Note: University clients should consult campus legal counsel or the Office of General Counsel for questions related to these FAQs.
Q. What is the process for disclosing a student's own education records to the student?
A. Upon the request of a student, the appropriate university official will review the student's education records as stated in the request to identify information that the student is not entitled to receive (such as confidential recommendations, information about other students, among other things) and redact or remove that information. The university may then permit the student to review those records. The university is not required to provide copies of the requested records unless it is not practicable for the student to inspect and review the records. FERPA requires that this opportunity be provided within 45 days of the request.
Q. What is the process for disclosing education records to others?
A. The process for disclosing education records to others is as follows:
- The university official will determine if the requesting party may access the records and follow the appropriate procedure for providing the records depending on the basis for access. Considerations include: whether the request is governed by FERPA and what, if any, basis for disclosure is involved and whether the request is governed by the Wisconsin Public Records Act.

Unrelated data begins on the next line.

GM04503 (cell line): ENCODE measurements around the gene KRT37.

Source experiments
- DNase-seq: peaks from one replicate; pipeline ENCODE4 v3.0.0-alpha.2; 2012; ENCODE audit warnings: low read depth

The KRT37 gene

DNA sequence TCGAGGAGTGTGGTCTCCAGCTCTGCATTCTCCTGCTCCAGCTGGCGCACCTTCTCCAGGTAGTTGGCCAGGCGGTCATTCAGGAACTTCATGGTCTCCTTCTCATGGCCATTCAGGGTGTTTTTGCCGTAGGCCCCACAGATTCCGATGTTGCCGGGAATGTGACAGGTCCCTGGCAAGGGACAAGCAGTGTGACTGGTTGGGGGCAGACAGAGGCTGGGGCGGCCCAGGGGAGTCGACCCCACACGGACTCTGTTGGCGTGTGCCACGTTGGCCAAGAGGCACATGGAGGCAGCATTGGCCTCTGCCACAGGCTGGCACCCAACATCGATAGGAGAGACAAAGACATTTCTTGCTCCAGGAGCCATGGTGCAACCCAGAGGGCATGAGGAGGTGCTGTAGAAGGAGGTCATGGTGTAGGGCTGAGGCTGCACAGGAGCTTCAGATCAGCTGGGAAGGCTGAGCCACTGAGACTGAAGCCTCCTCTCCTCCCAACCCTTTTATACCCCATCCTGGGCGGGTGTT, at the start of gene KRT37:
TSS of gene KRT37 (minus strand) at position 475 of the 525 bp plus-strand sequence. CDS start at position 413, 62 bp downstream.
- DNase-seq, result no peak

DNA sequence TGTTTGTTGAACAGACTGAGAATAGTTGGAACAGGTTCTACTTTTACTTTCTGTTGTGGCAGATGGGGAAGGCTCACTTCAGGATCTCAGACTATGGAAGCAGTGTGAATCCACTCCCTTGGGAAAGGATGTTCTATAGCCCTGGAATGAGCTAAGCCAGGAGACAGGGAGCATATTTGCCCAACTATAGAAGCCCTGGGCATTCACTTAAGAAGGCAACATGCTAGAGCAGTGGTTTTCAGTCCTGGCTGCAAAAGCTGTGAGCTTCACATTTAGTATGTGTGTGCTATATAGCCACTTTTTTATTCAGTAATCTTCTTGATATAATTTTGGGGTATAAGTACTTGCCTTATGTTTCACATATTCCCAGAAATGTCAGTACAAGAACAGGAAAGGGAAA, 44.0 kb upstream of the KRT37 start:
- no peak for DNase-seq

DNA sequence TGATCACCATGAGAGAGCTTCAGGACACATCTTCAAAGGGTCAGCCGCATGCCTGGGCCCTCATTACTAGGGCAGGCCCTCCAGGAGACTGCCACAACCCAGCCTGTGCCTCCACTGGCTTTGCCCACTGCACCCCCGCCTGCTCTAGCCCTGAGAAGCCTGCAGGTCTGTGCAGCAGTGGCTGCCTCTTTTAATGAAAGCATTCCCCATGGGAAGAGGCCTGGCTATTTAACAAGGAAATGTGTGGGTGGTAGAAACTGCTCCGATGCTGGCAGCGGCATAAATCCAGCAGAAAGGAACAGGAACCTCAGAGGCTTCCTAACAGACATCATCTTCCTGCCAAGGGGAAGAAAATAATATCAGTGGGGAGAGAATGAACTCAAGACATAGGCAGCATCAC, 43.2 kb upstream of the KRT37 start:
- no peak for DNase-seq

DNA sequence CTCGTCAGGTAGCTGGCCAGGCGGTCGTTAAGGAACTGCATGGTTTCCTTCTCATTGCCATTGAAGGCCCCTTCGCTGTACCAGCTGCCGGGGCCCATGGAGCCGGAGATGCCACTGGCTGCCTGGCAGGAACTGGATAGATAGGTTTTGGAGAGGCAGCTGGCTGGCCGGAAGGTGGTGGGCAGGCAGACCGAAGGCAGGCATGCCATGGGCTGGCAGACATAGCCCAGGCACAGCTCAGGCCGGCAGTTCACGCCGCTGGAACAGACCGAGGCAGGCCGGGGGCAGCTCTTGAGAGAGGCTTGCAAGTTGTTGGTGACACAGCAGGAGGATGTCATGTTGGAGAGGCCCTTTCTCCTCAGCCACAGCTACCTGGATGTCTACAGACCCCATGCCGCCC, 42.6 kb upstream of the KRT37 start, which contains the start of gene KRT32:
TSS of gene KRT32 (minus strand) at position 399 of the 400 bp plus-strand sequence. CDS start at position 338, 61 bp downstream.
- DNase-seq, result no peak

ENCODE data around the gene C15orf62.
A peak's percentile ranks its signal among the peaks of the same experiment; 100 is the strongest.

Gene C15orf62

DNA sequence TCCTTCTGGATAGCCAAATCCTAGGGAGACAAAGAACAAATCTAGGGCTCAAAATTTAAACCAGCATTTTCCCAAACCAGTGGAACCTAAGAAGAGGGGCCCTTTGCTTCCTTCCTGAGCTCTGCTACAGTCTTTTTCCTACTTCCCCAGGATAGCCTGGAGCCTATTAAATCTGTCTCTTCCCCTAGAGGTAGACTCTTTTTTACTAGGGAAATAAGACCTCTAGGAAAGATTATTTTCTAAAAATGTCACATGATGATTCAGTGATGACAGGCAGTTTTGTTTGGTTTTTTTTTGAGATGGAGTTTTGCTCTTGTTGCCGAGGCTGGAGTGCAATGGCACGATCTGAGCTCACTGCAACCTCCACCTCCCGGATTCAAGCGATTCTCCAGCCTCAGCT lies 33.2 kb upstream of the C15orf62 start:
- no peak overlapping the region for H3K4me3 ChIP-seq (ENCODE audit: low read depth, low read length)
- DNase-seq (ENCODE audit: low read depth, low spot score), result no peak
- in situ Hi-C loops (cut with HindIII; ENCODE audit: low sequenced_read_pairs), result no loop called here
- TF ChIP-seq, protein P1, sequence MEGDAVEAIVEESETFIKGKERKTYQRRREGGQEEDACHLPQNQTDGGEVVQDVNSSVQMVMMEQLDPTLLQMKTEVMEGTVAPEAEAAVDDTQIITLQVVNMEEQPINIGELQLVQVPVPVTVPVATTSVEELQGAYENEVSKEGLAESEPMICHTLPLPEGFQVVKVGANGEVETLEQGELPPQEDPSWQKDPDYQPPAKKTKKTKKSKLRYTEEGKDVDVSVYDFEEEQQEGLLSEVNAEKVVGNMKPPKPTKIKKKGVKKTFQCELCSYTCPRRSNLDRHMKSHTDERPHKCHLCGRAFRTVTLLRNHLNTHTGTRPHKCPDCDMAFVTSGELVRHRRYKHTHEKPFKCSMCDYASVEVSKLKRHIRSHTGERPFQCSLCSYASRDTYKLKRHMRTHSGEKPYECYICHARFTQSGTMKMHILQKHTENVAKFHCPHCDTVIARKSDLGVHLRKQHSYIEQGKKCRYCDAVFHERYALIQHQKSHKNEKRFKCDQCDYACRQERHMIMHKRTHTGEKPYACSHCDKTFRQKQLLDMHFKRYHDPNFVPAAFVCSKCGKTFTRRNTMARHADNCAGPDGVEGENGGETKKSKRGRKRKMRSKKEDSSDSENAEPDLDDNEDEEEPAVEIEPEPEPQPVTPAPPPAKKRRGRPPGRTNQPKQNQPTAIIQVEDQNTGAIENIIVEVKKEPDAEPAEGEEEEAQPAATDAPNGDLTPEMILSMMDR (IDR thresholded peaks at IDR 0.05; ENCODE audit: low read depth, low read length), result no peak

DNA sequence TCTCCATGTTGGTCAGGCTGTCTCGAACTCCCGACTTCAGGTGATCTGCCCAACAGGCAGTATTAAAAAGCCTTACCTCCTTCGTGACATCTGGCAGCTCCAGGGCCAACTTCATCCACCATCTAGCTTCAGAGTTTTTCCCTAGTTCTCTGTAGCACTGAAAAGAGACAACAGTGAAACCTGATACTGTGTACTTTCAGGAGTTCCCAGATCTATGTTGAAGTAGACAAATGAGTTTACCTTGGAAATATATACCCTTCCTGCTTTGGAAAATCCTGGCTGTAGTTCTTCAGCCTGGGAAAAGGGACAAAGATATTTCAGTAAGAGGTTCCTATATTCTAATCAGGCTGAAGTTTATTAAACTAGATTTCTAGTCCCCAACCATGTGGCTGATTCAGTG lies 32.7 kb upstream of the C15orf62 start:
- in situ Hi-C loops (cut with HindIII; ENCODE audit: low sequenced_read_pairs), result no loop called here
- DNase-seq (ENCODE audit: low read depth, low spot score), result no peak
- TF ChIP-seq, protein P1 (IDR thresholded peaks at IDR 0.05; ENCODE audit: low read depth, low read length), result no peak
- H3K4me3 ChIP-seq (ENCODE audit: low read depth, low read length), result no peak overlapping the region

- The University official will review the record for information to which the requester is not entitled and remove that information from the file through separation or redaction, as appropriate.
- The university official will provide access to the disclosable records as soon as practicable, but within 45 days for requests subject to FERPA.
- If the education records contain personally identifiable information and are disclosed to third-parties, the university should inform the requester that the requester may not re-disclose the information to someone else without the written consent of the student.
- Update the record of disclosures as appropriate.
Q. What is the process for disclosing education records pursuant to a subpoena or court order?
A. The process for disclosing education records pursuant to a subpoena or court order is as follows:
- The university official shall review the subpoena or order to ensure it is valid. The subpoena must be issued by a court or agency that has authority to issue an order or subpoena in Wisconsin.
- If it is a valid subpoena or order, the university official will collect and review the records for compliance with the subpoena or order.
- The university official will notify the subject of the subpoena or order in writing unless the subpoena or order directs otherwise. The notice to the subject should inform the individual that the university will comply with the subpoena and disclose the records unless notified by the subject within a reasonable period of time that the individual has sought to contest the subpoena in a court of law.
- Update the record of disclosures as appropriate.
Q. Does FERPA protect the education records of former students?
A. Yes. FERPA protects the education records of former students.
Q. Does FERPA protect information about former students collected after the students have graduated from the institution?
A. No. Information about former students (i.e., alumni records) collected after the students have graduated from the institution is not considered an education record, so it is not protected by FERPA.
Q. Does FERPA protect the education records of deceased students?
A. No. Please note that other laws and policies may apply for persons seeking the education records of a deceased student.
Q. What is a health or safety emergency?